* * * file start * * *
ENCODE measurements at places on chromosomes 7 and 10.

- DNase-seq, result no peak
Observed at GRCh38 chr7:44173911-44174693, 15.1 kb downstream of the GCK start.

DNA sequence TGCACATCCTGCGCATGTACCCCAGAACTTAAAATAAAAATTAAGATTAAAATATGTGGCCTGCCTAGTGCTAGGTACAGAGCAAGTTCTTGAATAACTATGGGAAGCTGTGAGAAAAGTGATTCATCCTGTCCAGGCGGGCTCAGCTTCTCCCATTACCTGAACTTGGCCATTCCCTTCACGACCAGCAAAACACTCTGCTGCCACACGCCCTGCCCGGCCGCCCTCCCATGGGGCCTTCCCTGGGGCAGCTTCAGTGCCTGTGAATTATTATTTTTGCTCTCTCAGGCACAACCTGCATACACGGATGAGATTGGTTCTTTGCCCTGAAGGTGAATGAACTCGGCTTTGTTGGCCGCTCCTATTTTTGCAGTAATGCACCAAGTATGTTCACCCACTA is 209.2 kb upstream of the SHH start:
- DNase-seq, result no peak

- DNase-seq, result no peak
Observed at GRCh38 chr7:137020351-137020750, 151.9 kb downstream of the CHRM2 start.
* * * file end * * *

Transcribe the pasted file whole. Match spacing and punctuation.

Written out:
ENCODE measurements at places on chromosomes 7 and 10.

- DNase-seq, result no peak
Observed at GRCh38 chr7:44173911-44174693, 15.1 kb downstream of the GCK start.

DNA sequence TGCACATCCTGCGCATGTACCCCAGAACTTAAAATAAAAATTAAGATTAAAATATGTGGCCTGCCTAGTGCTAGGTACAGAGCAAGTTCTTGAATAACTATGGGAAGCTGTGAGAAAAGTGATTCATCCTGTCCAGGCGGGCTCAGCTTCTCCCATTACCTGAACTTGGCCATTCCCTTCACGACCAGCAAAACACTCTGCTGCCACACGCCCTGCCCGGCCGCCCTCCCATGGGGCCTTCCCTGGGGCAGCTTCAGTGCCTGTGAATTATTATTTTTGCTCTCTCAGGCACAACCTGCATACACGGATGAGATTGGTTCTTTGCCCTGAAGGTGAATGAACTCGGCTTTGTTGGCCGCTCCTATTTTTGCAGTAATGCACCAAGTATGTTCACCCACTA is 209.2 kb upstream of the SHH start:
- DNase-seq, result no peak

- DNase-seq, result no peak
Observed at GRCh38 chr7:137020351-137020750, 151.9 kb downstream of the CHRM2 start.